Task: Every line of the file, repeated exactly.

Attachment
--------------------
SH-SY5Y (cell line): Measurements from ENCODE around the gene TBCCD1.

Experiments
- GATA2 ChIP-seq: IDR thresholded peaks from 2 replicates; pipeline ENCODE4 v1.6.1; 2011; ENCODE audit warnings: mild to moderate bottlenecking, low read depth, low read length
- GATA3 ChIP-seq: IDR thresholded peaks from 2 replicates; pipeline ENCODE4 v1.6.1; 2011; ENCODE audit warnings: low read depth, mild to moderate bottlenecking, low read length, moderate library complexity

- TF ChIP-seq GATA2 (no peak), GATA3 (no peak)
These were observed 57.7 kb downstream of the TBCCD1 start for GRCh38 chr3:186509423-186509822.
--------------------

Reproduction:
SH-SY5Y (cell line): Measurements from ENCODE around the gene TBCCD1.

Experiments
- GATA2 ChIP-seq: IDR thresholded peaks from 2 replicates; pipeline ENCODE4 v1.6.1; 2011; ENCODE audit warnings: mild to moderate bottlenecking, low read depth, low read length
- GATA3 ChIP-seq: IDR thresholded peaks from 2 replicates; pipeline ENCODE4 v1.6.1; 2011; ENCODE audit warnings: low read depth, mild to moderate bottlenecking, low read length, moderate library complexity

- TF ChIP-seq GATA2 (no peak), GATA3 (no peak)
These were observed 57.7 kb downstream of the TBCCD1 start for GRCh38 chr3:186509423-186509822.